Tuesday was always our favourite day. It was the day that she came to the station. She would always wear the same outfit—battered tan trenchcoat, leather boots and a dazed, trance-like expression. Every Tuesday, at exactly 4 o’clock, she would saunter through the East entrance, ride the escalator up to the first floor and sit on the right-hand side of the three-seater, stainless steel bench that overlooked the concourse. She sat for exactly an hour. She did not read a book, nor did she Crush Candy on her smartphone. She merely sat, twirling strands of greying hair between her fingers as she observed the throng of panting commuters.
K-man had wandered over to my post by the ticket machines.
“Oi. I’ll give you a fiver if you leave these drawing pins on her seat,” he said, gesturing towards the empty bench at the top of the escalators.
“What, face up?” I exclaimed.
“Of course man, you an idiot or something?” he spat.
“Nah bruv. We’ve done some messed up shit but that’s too much.”
“Alright then, make it a tenner.”
On my first day K-man had taken me under his wing: he told me which managers to avoid and which doughnut shops threw out their leftovers at midnight. He always dressed impeccably: crisp white shirt, tie (with clip) and the optional silver waistcoat. We didn’t have to wear the waistcoat but K-man loved it.
“Makes my pecs look bigger innit,” he used to say. K-man’s real name was Kevin, but no one called him that except the customers who read the name off his magnetic yellow tag. He gave everyone the same wide, toothy grin (often followed with a whispered “twat” as they walked away). Always restless, he paced the atrium, chatting up the new girl at the supermarket, bumming fags off the track staff and generally being a nuisance.
Our shifts featured an assortment of zany characters. There was the hobo with purple hair who sat outside the bookstore, and of course the mother of five with a prosthetic leg who would drag her kids kicking and screaming to school each day. K-man would ignore them with nothing more than the occasional snide remark, but the old lady was different. For some reason, he despised her.
“She’s creepy bruv,” K-Man would say, “she’s up to some weird shit.”
One day I saw K-Man loitering a few feet behind the old lady who was wearing her usual glazed expression. He had one hand tucked into his shallow waistcoat pocket, the other flicking moist chewing gum at her hair. In appalled curiosity, I had confronted K-Man.
“What the fuck?”
K-Man gave me a sideways glance and softly shrugged. He handed me a fresh pack of gum and continued with his business. His aim was atrocious, I had counted nine flicks, but only one piece of gum had actually lodged itself in her tangled mop. I sighed and opened my pack of gum. By the time we were done, we had hit the mark eight times.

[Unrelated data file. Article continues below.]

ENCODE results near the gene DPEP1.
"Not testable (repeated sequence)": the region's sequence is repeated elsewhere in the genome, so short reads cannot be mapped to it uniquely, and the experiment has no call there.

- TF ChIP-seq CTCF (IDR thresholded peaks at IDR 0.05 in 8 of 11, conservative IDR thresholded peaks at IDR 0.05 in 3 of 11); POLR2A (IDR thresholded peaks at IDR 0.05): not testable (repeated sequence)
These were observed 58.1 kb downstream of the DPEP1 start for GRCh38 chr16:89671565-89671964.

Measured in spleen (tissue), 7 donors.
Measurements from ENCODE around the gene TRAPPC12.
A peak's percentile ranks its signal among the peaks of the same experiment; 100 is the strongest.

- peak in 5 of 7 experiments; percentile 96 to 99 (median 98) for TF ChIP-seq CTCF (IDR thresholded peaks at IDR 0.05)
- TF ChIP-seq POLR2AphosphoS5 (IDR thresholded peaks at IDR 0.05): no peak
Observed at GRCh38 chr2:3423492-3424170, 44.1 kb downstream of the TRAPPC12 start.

Maybe if she had reacted we would have stopped, but nothing could rouse her from her vegetative state, perched on her metal roost, eyes focused straight ahead and palms resting flat on her knees. Take for example the time we placed a large, black dildo on the seat next to her—kids would laugh and point, some even took photos. The lady did not flinch. Then there was the time we paid every busker in the station five pounds to serenade her. The symphony of chaos had been led by a bespectacled teenage beatboxer and the purpled-haired hobo sporting a plastic recorder. She did not even notice.
“Must be a fucking witch,” K-man gasped.
Before K-man approached me with the pins, it had been a long afternoon featuring questions from customers such as:
“How do I buy a ticket?” (Use the ticket machine you moron) and
“Where is the toilet?” (By the enormous sign that says “toilets” perhaps?)
The pins were only half an inch long, and besides, I needed the money to fund my newfound addiction to popcorn chicken. I placed five pins and waited by the bins. Right on cue, the witch appeared from the East Entrance. She waddled across the station and boarded the escalator. I turned away, it was hard to stifle my giggling.
I stopped laughing when I heard the screams. She was looking straight at me, gasping in pain. I slowly made my way over, avoiding eye contact.
“Help me,” she pleaded.
I sat awkwardly by her side as she retrieved the pins and calmed herself down. She was no longer the stony-faced station phantom. Up-close she was different. She had the familiar musty scent of the elderly and her cheeks were hot with panic. Her hair was silver, except for a few flecks of pink gum that clung to the roots. K-man was poking his head out from behind a bagel stand; when he caught my eye he gave me a wink.
“You know, I come here every week,” the lady said.
I nodded slowly, pretending to feign ignorance.
“I come for my husband. He passed away three years ago but if you listen closely, you can still hear him.”
Alright, the lady was mad. I tried to think of an excuse to get away. A familiar tone rang across the station, it was an announcement.
“The train is now approaching, please stand clear of the platform edge.”
She smiled at me with her vivid green eyes.
“There he is,” she said, “I’m so happy they agreed to keep his announcements.”
We sat in silence, listening to her husband’s voice as we watched travellers wash through the station. At 5pm she rose from her seat and left.
A few minutes later, K-man sat down next to me. He flashed his toothy grin.
“I’m surprised you two didn’t shag it out on the bench,” he chuckled.
I punched him square in the mouth.
Later that evening I saw K-Man by the sinks, scrubbing at a drop of blood on his waistcoat. We made eye contact in the mirror and I gave him a wink. He replied with a weak smile.
“Twat,” I whispered as he walked away.